Weiss Tech Hockey Reveals its Top 5 Most Popular Posts of All Time
I started this blog a little over 4 years ago… which is a long time in internet years! It started as a bit of an experiment for me. I wanted to try and use web technology to help local coaches with their practice plans. I’d been playing around with a “new” drill diagrammer I had just come across, DrillDraw, and thought it would be cool to make video explanations of drills using a “digital whiteboard.”
I started by posting a few video explanations of my favorite drills, and things just kinda took off from there! At that time, nobody was doing digital video explanations, and it seemed to be a method of delivery that resonated with coaches. As things have progressed, we’ve branched out into other aspects of hockey training and development, and the blog has developed into the format you see today.
This week I was doing a bit of reflection, and I got curious as to which of my posts have been the most popular (in terms of page views) over the past 4 years. So I decided to look into it, and post Weiss Tech Hockey’s Top 5 Most Popular Posts. Here they are (remember, my video-production abilities have evolved over the years… so you might get a good laugh at some of my older stuff!):
Weiss Tech Hockey’s Top 5 Most Popular Posts of All Time
HELP US OUT!
So there’s the Top 5. I’d love to know which Weiss Tech content has been the most useful for you. Leave your comments in the section below, and let us know what has been useful, and what you’d like to see more of.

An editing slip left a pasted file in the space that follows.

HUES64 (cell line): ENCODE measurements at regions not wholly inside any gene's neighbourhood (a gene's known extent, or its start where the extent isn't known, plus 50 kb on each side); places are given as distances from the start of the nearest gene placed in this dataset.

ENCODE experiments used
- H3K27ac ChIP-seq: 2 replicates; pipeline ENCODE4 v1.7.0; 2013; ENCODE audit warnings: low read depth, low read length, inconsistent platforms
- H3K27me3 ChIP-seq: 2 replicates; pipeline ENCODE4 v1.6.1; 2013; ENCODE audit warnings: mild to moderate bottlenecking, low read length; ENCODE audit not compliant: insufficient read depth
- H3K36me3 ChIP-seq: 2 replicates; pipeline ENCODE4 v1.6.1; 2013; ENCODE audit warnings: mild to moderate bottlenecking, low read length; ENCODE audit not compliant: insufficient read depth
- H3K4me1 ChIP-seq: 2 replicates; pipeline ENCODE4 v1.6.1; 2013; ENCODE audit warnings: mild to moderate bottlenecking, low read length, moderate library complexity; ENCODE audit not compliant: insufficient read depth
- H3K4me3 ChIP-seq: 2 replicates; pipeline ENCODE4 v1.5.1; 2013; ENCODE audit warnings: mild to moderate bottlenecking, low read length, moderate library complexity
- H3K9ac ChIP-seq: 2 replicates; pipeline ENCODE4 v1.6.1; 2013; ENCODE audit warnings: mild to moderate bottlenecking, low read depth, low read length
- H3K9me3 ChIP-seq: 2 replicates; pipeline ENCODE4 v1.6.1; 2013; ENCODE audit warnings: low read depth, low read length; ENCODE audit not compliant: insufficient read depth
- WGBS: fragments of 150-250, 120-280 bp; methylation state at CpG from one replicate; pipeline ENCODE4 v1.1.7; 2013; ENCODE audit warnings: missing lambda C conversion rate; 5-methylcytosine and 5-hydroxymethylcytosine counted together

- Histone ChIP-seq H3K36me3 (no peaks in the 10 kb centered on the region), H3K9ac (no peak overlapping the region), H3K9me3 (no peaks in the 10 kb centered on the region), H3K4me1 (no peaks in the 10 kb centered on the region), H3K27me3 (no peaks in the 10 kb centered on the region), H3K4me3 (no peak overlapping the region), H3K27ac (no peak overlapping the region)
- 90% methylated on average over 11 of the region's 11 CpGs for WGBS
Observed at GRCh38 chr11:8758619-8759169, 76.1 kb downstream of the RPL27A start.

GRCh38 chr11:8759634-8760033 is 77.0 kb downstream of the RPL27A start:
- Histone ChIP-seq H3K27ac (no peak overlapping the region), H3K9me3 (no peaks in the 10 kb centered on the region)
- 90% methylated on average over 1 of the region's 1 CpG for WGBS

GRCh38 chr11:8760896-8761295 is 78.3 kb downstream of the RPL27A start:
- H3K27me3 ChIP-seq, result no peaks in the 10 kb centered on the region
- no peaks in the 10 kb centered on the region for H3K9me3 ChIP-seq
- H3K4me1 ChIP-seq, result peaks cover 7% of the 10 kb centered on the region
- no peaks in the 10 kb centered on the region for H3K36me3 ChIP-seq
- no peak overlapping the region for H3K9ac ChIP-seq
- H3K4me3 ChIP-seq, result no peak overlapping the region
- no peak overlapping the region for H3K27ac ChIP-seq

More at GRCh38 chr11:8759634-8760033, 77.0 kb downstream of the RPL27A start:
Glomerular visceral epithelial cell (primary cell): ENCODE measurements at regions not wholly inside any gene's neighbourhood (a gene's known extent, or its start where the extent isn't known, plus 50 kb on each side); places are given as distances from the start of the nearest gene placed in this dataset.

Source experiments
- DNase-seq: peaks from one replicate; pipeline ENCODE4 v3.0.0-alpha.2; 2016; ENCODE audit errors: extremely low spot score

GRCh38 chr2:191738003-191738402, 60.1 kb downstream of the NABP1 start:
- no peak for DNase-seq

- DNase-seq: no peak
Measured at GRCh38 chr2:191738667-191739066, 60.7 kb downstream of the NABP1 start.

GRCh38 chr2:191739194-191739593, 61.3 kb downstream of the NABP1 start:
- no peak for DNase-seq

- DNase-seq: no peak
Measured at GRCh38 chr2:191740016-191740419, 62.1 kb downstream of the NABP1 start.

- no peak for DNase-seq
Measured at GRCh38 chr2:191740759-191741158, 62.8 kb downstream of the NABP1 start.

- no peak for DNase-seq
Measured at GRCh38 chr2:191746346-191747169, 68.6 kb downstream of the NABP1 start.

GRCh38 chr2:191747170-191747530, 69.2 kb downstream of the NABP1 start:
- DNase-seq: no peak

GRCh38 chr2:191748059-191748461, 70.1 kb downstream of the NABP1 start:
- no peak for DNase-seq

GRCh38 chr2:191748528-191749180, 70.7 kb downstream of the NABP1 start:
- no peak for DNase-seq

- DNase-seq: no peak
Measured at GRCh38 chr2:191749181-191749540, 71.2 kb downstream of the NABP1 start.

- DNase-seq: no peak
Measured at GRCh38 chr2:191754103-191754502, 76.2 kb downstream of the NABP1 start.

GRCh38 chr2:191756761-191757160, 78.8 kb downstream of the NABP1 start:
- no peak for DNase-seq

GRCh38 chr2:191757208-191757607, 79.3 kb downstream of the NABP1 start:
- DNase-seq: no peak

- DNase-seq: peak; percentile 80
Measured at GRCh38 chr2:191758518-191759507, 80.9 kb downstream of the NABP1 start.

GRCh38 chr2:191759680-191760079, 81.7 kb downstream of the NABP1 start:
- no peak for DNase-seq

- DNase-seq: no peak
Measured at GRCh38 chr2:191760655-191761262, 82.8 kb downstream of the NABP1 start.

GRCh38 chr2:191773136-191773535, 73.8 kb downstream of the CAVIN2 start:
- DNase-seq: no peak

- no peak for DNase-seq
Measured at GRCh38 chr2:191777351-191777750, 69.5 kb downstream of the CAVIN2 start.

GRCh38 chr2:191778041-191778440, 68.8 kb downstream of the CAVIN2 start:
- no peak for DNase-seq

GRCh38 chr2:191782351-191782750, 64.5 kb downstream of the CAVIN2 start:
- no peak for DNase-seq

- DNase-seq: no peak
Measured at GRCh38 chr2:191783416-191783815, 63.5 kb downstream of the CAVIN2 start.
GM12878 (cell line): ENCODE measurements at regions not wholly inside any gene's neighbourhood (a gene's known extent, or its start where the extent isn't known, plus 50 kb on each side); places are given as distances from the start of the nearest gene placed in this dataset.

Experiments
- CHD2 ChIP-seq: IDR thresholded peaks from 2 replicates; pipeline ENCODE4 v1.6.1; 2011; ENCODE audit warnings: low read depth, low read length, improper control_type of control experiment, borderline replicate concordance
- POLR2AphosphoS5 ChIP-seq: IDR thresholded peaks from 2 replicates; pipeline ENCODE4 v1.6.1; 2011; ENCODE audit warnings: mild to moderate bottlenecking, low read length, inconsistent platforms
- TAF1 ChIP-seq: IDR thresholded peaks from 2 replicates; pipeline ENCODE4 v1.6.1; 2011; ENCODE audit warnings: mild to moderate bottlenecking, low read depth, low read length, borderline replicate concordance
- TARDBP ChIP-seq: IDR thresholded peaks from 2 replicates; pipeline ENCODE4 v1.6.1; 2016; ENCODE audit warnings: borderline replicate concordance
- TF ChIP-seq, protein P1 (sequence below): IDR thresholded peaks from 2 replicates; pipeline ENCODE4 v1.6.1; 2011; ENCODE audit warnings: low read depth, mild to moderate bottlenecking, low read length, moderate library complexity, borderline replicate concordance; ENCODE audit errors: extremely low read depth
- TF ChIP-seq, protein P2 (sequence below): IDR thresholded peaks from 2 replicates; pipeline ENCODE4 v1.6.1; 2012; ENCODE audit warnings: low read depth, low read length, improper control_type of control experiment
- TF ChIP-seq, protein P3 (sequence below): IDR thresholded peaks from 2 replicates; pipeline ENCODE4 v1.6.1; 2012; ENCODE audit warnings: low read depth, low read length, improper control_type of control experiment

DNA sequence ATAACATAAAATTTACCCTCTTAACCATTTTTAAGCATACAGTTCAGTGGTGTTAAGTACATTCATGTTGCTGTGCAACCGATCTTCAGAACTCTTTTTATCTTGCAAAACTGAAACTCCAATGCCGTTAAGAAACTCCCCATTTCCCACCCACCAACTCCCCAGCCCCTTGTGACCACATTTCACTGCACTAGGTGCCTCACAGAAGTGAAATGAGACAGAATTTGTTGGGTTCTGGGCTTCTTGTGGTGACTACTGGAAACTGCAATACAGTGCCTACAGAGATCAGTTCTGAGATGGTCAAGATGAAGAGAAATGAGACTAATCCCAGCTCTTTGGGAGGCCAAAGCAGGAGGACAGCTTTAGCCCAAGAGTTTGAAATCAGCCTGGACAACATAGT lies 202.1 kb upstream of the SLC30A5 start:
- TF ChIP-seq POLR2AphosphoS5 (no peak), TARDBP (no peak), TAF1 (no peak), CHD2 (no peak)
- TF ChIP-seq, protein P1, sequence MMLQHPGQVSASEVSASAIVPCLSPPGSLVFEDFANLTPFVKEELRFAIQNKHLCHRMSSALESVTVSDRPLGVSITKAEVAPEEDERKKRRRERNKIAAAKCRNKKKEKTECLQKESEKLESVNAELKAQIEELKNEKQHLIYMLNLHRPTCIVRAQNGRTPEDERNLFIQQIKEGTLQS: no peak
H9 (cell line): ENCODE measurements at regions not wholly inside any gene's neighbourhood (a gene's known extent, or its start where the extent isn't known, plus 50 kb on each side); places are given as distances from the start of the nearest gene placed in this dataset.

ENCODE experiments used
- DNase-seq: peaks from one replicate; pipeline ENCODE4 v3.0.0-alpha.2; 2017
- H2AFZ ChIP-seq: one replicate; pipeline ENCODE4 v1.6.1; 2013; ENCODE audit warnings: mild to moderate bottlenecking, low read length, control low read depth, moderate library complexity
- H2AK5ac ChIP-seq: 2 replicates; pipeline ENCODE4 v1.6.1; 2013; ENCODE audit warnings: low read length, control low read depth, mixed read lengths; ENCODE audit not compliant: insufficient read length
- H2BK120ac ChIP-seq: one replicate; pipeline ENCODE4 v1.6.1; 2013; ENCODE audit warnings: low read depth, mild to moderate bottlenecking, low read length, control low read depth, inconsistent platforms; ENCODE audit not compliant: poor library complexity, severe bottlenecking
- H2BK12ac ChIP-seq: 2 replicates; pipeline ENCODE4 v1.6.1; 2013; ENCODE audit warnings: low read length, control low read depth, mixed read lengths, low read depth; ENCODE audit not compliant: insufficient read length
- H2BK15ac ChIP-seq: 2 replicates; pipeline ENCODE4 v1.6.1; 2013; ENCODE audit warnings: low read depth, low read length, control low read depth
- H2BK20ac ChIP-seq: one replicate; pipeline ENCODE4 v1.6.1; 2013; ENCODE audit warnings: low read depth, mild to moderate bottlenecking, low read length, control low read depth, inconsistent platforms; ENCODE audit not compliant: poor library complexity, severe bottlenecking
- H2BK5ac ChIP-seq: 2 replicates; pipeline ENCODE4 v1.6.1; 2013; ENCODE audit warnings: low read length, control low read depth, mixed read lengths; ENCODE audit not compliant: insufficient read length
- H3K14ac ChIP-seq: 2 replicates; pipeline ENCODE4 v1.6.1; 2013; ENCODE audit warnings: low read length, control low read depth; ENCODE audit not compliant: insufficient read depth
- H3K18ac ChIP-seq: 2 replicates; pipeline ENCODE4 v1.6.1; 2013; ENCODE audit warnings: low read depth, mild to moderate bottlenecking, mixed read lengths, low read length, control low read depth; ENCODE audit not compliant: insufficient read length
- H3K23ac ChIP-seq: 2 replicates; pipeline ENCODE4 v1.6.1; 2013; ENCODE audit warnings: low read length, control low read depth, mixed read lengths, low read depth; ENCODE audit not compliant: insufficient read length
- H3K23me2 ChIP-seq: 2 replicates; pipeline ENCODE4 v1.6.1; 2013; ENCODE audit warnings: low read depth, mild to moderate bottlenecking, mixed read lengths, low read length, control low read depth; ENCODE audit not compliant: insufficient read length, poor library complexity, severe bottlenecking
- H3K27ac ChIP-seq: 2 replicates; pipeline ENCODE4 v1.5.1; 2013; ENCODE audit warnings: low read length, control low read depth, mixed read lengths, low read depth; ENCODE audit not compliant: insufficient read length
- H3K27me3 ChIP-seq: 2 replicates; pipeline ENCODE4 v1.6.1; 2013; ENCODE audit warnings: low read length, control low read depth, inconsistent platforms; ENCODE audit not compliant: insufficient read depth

This Face-Off Sequence is a great way to nail down your face-off set-ups, no matter which zone you’re in. Here’s the diagram and explanation:
Run this drill to work on any type of face-off
1. Run a set face-off play with no defenders
2. Run a set face-off play with defenders’ sticks turned upside down
3. Run a set face-off play with defenders’ sticks turned the right way. 5 on 5 controlled scrimmage.
The Penalty Kill Forecheck Angling Drill works really well to teach proper angling technique for F1 & F2 on the PK forecheck. Here’s the diagram and explanation:
Penalty Kill Forecheck Angling Drill
1. Breakout man skates in, and opens up to either side for a breakout pass from the coach
2. F1 and F2 angle to take away the skating lane and passing lanes, respectively
3. If F1 and F2 fail to eliminate the breakout, the breakout man passes to the NZ coach for a give and go, and a shot on net
Note: This drill can be run as a 2/3 ice drill by eliminating the option for a shot on goal. Play would end with the pass back to the NZ coach
I use the Full Speed Power Play Passing Sequence to simulate the patterns and passing lanes players will see in game situations. The idea for this drill is to instill the mindset of “Set-up, Attack, Rebound, then back to Set-up.” All executed at top speed. Here’s the diagram and explanation:
Full Speed Power Play Passing Sequence
1. Player’s line up in proper position for your team’s power play set-up (in this case it’s the “hybrid” set-up)
2. Place cones in positions where the opposing defenders will likely be
3. Work through your attack options, in order from highest probability to lowest
4. Focus on running through “set-up, attack, rebound, and back to set-up,” with crisp passes, always executing at full speed
The Swedish 5-Pass & Shot drill is a great way to work on some of the passing and skating patterns used in regroups. This is a more advanced drill, so make sure you have the right group for it before giving it a try. Here’s the diagram:
Swedish 5-Pass & Shot
1. On whistle, first player from each diagonal line leaves without a puck (only one line shown here to keep the diagram simple)
2. First player skates across the blue line, receives a pass from the second player of the opposite line, then touch-passes it back
3. After passing it back, he or she loops around the top of the center-ice circle, receives a pass from the same line he or shee left from, then touch-passes it back
4. After the second touch pass, player loops out wide, opens up as an outlet pass, receives another pass from the same line he/she left from, and attacks 1 on 0